Maude finally finds the right spot to replant  the little tree, giving it a new lease on life.  CitySleuth has no idea where this was filmed.

 

The Laughing Policeman - Car Chase

    Inspired no doubt by the popularity five years earlier of the car chase in Bullitt, director Stuart Rosenberg decided to include one in this movie.  As in Bullitt, the chase makes arbitrary geographical jumps around the city.  It starts out in the Financial District, cuts to SoMa then over to Potrero Hill/Dogpatch before ending up in North Beach.

    Throughout the chase, click or tap the image or thumbnail to compare Then with Now.

 

  The dogged duo watch from their unmarked police sedan, a late 1960s Ford Custom, as Camerero pulls out of the Battery Street exit of One Embarcadero's underground garage in the Financial District (map).  He's driving what has become a classic, a Mercedes-Benz 250 or 280 SL with the 'pagoda' concave top.

 

    Camerero spots them and decides to shake them off.  He speeds west down narrow Commercial street towards Sansome (map) with Larsen in hot pursuit; on the left is the Federal Reserve Bank building, now called the Bentley Reserve. This block today is pedestrian only, accessed by an overhead bridge across Battery from One Embarcadero Center.

 

    Larsen follows the Mercedes across Sansome as it continues west along the next block.  Way ahead, Commercial goes on to dead-end in Chinatown at Grant Avenue.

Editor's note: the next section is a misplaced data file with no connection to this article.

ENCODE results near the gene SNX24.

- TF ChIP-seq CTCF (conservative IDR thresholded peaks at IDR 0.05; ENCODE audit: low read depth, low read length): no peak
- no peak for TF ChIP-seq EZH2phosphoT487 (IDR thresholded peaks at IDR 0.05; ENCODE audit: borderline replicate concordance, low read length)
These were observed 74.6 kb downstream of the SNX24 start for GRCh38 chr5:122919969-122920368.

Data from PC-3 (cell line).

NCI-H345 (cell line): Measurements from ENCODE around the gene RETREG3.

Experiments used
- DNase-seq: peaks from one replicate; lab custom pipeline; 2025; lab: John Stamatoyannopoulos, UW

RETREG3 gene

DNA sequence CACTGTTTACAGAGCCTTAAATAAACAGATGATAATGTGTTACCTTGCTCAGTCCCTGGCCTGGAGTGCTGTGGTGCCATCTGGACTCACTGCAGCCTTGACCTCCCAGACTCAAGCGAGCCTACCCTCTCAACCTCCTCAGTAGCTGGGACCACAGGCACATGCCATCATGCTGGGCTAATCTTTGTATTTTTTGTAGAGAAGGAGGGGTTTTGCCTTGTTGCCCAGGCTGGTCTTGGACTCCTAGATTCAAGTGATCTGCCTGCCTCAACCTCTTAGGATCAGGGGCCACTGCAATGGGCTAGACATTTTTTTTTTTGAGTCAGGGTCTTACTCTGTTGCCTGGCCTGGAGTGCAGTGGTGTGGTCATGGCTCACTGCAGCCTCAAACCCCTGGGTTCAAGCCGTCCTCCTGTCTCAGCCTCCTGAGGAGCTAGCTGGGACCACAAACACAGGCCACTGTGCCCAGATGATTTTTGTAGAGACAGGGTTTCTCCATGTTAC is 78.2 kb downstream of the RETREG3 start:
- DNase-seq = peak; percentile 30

Next, both cars make a hard left out of Battery into Clay (map)...

 

... they continue east along Clay past Front Street.  The Golden Gateway Redevelopment Project is in full swing; the old Produce Market has been swept away, the Alcoa Building already complete on the left and Two Embarcadero Center under construction on the right (map).   Ahead is the Ferry Building and the Clay Street on-ramp to the eyesore double-deck 480 Embarcadero Freeway (demolished in 1991 after being damaged in the 1989 Loma Prieta earthquake).

 

     A geographical leap  to the South Of Market neighborhood catches up with the action as Camerero, heading north on 3rd Street under the Interstate 80 and 480 freeways (map), is about to make a sharp turn to his right into narrow Perry Street.  Both elevated freeways have undergone changes since then.

 

    They head east over a sharp crest on Perry Street alongside the freeway (map).  In the Now image a homeless group has decided this is a good place to call home.

 

    Larsen, cresting the hill, is about to unknowingly drive right by Camerero who has sneakily pulled in to one side...

 

    ... then when they emerge onto 2nd Street (mapthey make an immediate U-turn and head back to find Camerero.  In this view the 80 freeway is at far left from which the 480 freeway peels off, crossing 2nd towards the Embarcadero.  Demolished following the 1989 earthquake, this section has since been replaced by a west-bound addition to the 80 freeway.

 

They backtrack along Perry and spot Camerero ahead of them.  In a slick piece of stunt driving the Mercedes, crossing 3rd Street,  is almost broadsided by a spinning green sedan forced to slam on its brakes.

 

    The next cross-town segue takes us to Potrero Hill.  The chase continues north on Iowa under the 280 freeway, approaching 23rd Street (map).  The recent image shows seismic upgrades to the freeway supports.

 

    Camerero turns left into 23rd and uses the steep half-block incline under the 280 freeway to launch the Mercedes into the air.  The thriving industrial area these days is packed daily with bumper-to-bumper parked cars.

 

   Larsen guns it up the same slope, about to get air himself.  Note the huge storage tank on the corner of 23rd and Pennsylvania - it's gone now.